Satan leads you into sin through a very deliberate strategy that the Bible describes with the words saw, good, coveted, and took:
Once you recognize this pattern, there are several practical strategies to help fight temptation.
In this article we will work through another important strategy for resisting the Devil: identifying what you covet.
Discerning what you covet is powerful. With this self-understanding, you can more easily recognize Satan's subtleness. It is one thing to realize that Satan is leading you to fixate on some forbidden, twisted good. It is entirely another thing to recognize why that forbidden, twisted good seems so irresistibly good.
What is Covetousness?
First, let's define what it means to covet. At a basic level, to covet means to desire, so that the same word used in the Ten Commandments against coveting is the same word David uses to describe how he desires the law of the Lord (Ps. 19:10).
The word covet, then, typically refers to a desire for something forbidden. Still, the Bible gives us additional information to fill out our understanding of covetousness.
The Tenth Commandment
The most important passage to define covetousness is in the Ten Commandments:
“You shall not covet your neighbor's house; you shall not covet your neighbor's wife, or his male servant, or his female servant, or his ox, or his donkey, or anything that is your neighbor's.” (Ex. 20:17)
Thus, to covet is to desire "anything that is your neighbor's." The Westminster Larger Catechism helpfully expands this simple definition into duties required and sins forbidden by this commandment:
Q. 147. What are the duties required in the tenth commandment?
A. The duties required in the tenth commandment are, such a full contentment with our own condition, and such a charitable frame of the whole soul toward our neighbor, as that all our inward motions and affections touching him, tend unto, and further all that good which is his.
Q. 148. What are the sins forbidden in the tenth commandment?
A. The sins forbidden in the tenth commandment are, discontentment with our own estate; envying and grieving at the good of our neighbor, together with all inordinate motions and affections to anything that is his.
Covetousness is marked by (1) discontentment with what we have, and (2) inordinate (that is, over-sized) desires for what our neighbor has. So, the tenth commandment not to covet requires of us (1) full contentment with what we have, and (2) godly desire to protect and increase what our neighbor has.
Covetousness is Idolatry
After the Tenth Commandments, the Apostle Paul writes an important principle about covetousness twice:
For you may be sure of this, that everyone who is sexually immoral or impure, or who is covetous (that is, an idolater), has no inheritance in the kingdom of Christ and God. (Eph. 5:5)
Put to death therefore what is earthly in you: sexual immorality, impurity, passion, evil desire, and covetousness, which is idolatry. (Col. 3:5)
Covetousness is idolatry! That is, to covet something is to desire it more than you desire God. The First Commandment ("You shall have no other gods before me"; Ex. 20:3) and the Tenth Commandment forbid the same sin of idolatry.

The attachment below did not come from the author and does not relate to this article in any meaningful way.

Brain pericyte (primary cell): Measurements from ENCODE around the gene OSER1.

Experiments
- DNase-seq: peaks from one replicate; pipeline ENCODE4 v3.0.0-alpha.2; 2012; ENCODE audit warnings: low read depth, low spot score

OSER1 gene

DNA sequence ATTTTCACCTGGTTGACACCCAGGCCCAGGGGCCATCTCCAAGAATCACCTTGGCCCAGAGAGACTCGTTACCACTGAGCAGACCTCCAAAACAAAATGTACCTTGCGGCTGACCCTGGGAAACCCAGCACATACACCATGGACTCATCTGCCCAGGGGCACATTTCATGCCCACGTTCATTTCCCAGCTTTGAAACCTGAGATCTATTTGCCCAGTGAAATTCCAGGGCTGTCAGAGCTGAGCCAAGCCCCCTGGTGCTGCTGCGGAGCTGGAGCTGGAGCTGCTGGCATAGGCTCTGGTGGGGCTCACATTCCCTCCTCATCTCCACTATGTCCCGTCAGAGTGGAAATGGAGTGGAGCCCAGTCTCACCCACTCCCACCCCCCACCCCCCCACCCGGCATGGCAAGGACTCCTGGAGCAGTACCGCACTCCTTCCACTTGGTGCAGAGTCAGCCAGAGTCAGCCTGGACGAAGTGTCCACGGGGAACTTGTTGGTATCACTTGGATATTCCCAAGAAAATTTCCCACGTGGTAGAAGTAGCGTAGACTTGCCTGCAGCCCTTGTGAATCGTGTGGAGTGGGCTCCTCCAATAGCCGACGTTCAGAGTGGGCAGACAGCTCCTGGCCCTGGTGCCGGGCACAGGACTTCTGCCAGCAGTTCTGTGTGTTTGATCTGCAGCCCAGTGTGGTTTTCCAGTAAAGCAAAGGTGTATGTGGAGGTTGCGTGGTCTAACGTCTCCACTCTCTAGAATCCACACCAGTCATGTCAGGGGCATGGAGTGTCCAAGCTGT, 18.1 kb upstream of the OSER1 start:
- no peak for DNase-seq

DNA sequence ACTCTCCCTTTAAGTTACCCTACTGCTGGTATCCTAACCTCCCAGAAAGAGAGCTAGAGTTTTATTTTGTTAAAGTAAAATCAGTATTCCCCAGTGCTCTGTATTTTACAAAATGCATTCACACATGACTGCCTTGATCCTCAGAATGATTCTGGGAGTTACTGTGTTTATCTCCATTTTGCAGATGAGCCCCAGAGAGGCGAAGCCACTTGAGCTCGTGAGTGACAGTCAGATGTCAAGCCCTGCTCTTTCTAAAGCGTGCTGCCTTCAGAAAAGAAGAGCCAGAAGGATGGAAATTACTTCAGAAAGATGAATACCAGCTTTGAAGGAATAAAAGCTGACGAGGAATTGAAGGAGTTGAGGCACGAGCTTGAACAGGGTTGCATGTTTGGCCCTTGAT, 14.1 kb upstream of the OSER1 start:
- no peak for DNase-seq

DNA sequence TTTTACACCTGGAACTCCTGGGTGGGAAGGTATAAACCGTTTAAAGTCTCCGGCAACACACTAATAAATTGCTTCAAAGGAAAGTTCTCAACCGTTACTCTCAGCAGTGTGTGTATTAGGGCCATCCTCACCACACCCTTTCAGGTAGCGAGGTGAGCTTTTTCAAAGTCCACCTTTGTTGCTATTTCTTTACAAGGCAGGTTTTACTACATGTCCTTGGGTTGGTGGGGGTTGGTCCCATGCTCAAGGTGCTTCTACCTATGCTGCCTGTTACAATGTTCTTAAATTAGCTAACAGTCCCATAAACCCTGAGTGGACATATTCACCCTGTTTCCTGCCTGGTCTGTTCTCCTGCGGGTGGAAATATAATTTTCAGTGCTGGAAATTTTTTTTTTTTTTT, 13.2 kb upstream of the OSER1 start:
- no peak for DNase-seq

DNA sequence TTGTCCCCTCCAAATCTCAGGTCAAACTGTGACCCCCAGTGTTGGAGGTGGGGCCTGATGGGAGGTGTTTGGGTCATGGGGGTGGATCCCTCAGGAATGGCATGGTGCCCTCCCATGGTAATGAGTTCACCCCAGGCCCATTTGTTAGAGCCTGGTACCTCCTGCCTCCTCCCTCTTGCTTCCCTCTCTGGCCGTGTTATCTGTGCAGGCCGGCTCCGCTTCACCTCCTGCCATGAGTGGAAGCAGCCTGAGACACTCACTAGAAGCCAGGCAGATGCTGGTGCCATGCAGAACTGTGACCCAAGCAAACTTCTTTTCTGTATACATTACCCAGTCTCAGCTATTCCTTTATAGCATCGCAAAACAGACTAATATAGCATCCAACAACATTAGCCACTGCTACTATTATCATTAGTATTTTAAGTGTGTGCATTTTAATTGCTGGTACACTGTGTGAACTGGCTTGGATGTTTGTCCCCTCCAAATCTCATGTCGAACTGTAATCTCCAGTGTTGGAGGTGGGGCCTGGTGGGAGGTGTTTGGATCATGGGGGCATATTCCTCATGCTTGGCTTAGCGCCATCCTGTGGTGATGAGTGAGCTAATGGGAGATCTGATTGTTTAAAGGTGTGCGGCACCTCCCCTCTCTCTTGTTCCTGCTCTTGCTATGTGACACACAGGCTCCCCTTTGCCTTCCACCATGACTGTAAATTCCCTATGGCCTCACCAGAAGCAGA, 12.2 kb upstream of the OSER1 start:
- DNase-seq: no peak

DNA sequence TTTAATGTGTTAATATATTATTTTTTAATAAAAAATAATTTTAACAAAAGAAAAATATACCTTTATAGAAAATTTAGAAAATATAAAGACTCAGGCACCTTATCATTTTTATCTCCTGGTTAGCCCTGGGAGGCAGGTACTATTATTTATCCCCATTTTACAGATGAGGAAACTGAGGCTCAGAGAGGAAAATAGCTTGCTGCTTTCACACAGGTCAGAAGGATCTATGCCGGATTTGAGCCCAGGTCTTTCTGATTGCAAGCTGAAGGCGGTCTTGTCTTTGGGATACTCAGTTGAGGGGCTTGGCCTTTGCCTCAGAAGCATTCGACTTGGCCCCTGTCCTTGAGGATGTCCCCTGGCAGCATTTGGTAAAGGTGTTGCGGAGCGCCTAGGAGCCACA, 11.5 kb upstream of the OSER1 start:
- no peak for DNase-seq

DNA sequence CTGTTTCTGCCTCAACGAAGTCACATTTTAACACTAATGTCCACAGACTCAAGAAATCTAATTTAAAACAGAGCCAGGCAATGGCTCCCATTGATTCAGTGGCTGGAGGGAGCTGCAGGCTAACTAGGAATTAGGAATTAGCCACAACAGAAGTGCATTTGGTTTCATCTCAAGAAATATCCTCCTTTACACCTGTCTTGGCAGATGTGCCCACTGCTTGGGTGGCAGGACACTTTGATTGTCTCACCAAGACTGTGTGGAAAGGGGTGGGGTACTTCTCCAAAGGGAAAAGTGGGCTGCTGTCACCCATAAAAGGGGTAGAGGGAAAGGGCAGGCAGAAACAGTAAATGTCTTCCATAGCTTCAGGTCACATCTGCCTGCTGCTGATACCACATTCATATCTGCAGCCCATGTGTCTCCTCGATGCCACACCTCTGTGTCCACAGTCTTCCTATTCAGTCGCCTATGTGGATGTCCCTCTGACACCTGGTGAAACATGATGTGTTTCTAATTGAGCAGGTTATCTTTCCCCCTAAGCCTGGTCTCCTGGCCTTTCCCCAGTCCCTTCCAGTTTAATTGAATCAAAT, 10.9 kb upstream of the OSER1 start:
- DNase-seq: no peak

What Do I Covet?
With these principles in mind, we can break down covetousness into two main categories: what belongs to your neighbor, and what belongs to God. We may covet material things (i.e., wealth), or relationships ("your neighbor's wife"), or a status (e.g., admiration, respect, authority, etc.).
What Do You Desire?
How, though, do we discern what it is we are coveting? First, we must discern what we desire. Here are a few diagnostic questions that may help you identify what you desire:
What preoccupies your mind?
What keeps you up at night?
What are your nightmares?
What makes you angry?
What do you make sacrifices for?
What criticisms would crush you?
Brainstorm as many answers to these questions as you can. Then, try to find common themes across your answers.
Why Do You Desire?
The answers to these questions of what you desire are important, but you probably haven't discovered anything surprising. You experience these desires all day, every day. The next critical step is to ask why you desire these things. Again, here are a few diagnostic questions:
What do you believe that you will gain by this?
What do you fear that you may lose from this?
If you lost this, where would you turn next?
Why do you care about this so much?
Spend time in prayer about these questions, asking God to open your eyes to the deep desires of your heart. As he does, repent of whatever covetousness (that is, idolatry) the Holy Spirit reveals to you from your life.
In the next article, we will work through how the sin of covetousness relates to all other sins. Then, we will consider how to use this insight to fight temptation.
(I want to give credit for some of the diagnostic questions in this article to the brainstorming of participants in a Leadership Development class I taught at Harvest Community Church in the Fall of 2018.)